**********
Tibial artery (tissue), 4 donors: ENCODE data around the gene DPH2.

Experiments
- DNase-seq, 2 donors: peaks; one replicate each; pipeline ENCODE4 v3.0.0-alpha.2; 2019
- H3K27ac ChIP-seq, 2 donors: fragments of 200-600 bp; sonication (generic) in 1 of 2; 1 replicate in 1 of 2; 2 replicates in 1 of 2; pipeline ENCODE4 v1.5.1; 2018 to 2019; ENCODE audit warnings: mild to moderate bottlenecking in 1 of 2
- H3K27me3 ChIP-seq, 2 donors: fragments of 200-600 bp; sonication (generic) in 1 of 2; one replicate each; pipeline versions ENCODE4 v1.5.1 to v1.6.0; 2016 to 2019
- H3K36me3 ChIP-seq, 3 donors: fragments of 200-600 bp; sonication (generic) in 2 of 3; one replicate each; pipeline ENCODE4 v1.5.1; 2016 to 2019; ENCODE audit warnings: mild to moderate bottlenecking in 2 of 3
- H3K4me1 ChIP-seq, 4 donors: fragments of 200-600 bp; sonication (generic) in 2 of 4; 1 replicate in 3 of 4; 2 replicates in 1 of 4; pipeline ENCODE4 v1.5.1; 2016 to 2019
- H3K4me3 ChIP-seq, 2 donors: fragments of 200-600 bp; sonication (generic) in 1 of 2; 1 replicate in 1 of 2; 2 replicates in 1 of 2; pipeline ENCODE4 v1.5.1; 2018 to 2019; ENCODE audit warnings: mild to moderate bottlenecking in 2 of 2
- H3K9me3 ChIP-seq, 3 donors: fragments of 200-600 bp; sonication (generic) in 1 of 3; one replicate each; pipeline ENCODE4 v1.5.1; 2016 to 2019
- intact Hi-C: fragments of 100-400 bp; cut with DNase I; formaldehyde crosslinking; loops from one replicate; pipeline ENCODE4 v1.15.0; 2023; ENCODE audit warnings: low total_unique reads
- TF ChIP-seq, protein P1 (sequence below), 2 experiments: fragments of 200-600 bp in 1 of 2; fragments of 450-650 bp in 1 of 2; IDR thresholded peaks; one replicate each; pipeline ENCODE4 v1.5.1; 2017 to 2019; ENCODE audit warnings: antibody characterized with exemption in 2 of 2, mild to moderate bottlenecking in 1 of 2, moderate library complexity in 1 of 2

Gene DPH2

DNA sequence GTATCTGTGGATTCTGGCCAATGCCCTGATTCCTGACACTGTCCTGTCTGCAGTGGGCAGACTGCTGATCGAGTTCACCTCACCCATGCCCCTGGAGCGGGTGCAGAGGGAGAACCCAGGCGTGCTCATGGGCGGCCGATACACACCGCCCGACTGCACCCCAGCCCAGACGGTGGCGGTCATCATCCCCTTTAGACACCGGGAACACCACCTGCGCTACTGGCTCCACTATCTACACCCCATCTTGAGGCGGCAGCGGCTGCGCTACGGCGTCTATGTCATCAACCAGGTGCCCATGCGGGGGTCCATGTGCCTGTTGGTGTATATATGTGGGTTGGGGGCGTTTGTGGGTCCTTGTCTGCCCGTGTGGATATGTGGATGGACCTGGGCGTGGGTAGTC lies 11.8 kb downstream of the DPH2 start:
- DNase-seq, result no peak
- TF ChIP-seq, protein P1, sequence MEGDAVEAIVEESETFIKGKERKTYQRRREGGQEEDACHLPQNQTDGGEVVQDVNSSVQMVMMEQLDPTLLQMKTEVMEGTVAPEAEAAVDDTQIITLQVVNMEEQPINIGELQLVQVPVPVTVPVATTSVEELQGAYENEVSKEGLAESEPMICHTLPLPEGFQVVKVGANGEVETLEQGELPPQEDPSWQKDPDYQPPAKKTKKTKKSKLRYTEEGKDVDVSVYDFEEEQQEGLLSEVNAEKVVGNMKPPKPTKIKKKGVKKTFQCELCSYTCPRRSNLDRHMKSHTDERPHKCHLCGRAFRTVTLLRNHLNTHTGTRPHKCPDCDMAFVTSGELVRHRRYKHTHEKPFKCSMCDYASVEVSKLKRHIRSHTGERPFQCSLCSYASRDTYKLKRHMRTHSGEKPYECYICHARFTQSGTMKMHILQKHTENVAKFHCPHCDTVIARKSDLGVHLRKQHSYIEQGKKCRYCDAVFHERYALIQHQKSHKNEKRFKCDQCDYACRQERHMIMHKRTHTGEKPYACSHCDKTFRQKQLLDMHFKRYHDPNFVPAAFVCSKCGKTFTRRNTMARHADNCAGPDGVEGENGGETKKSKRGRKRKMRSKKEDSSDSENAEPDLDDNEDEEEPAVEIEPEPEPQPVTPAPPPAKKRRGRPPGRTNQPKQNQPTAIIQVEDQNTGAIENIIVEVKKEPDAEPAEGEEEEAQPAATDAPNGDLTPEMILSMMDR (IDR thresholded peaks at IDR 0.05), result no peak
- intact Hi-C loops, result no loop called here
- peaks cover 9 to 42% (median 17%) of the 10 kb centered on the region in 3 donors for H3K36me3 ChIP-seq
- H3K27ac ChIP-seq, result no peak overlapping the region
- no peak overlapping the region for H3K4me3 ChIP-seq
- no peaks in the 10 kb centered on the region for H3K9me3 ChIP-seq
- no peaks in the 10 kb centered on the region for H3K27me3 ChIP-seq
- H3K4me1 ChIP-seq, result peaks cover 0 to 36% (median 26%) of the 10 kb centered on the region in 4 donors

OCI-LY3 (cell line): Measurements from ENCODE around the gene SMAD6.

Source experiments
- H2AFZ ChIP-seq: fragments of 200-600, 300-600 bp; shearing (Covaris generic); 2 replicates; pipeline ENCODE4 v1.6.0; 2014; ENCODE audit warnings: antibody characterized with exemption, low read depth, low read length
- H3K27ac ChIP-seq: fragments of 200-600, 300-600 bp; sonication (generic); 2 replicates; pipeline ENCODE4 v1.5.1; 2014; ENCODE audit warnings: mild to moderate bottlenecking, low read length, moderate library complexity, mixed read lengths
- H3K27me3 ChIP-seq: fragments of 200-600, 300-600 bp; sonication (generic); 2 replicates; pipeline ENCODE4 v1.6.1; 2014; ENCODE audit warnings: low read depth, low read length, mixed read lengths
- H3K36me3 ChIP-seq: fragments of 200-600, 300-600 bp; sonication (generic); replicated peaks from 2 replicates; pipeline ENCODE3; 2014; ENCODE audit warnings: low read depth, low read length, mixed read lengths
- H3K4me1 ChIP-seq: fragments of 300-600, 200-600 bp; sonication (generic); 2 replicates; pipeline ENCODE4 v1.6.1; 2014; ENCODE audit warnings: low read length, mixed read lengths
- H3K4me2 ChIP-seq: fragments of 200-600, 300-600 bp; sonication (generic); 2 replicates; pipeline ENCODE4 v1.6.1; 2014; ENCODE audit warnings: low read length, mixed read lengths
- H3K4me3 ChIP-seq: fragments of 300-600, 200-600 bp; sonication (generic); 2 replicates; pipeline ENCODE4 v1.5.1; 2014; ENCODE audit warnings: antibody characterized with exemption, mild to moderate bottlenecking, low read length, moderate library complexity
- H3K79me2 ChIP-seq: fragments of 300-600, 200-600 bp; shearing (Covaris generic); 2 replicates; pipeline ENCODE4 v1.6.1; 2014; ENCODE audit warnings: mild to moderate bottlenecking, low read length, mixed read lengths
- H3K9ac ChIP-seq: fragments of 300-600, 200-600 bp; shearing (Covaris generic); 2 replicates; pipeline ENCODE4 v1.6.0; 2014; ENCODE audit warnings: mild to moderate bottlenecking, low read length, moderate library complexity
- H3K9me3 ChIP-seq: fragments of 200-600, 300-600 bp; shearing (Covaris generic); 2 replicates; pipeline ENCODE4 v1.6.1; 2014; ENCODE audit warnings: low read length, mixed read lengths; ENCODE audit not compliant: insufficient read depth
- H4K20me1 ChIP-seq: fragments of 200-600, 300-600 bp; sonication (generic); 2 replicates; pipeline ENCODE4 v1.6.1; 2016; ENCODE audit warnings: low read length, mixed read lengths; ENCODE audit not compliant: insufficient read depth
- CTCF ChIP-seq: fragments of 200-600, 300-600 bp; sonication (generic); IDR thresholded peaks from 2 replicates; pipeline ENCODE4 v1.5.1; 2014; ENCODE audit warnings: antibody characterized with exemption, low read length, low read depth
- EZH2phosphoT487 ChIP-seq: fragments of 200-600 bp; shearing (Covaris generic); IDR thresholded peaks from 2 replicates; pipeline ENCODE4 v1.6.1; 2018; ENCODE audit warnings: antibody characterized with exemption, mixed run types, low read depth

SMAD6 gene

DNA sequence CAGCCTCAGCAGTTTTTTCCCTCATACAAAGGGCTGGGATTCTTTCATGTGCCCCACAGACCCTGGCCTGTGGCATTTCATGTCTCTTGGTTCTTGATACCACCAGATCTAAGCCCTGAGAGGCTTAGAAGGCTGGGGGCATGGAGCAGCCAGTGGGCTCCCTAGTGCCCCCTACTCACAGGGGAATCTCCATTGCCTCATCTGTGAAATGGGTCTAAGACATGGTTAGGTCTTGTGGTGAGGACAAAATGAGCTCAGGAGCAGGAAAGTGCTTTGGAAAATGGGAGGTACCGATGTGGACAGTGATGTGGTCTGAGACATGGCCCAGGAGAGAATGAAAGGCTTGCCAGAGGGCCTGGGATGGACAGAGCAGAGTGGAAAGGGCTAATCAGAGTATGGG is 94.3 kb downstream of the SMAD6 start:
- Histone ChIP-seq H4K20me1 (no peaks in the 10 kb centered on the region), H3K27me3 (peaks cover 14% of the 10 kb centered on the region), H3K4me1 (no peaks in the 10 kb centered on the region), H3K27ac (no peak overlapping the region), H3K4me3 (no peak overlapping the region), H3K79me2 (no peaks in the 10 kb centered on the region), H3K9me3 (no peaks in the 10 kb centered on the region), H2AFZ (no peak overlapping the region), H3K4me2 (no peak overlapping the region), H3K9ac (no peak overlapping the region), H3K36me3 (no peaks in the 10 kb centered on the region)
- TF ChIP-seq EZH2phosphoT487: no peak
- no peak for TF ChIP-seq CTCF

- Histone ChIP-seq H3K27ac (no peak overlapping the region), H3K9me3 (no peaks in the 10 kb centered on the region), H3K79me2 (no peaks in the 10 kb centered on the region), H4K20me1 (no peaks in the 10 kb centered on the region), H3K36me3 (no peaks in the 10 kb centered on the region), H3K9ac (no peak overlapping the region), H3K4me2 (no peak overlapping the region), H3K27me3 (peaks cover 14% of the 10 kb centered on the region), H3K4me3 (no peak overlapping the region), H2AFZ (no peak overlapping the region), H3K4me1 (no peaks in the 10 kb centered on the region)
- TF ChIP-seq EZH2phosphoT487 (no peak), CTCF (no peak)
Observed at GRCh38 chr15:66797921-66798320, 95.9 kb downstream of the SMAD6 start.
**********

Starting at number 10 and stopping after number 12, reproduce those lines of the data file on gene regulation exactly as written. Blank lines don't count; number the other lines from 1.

- intact Hi-C: fragments of 100-400 bp; cut with DNase I; formaldehyde crosslinking; loops from one replicate; pipeline ENCODE4 v1.15.0; 2023; ENCODE audit warnings: low total_unique reads
- TF ChIP-seq, protein P1 (sequence below), 2 experiments: fragments of 200-600 bp in 1 of 2; fragments of 450-650 bp in 1 of 2; IDR thresholded peaks; one replicate each; pipeline ENCODE4 v1.5.1; 2017 to 2019; ENCODE audit warnings: antibody characterized with exemption in 2 of 2, mild to moderate bottlenecking in 1 of 2, moderate library complexity in 1 of 2

Gene DPH2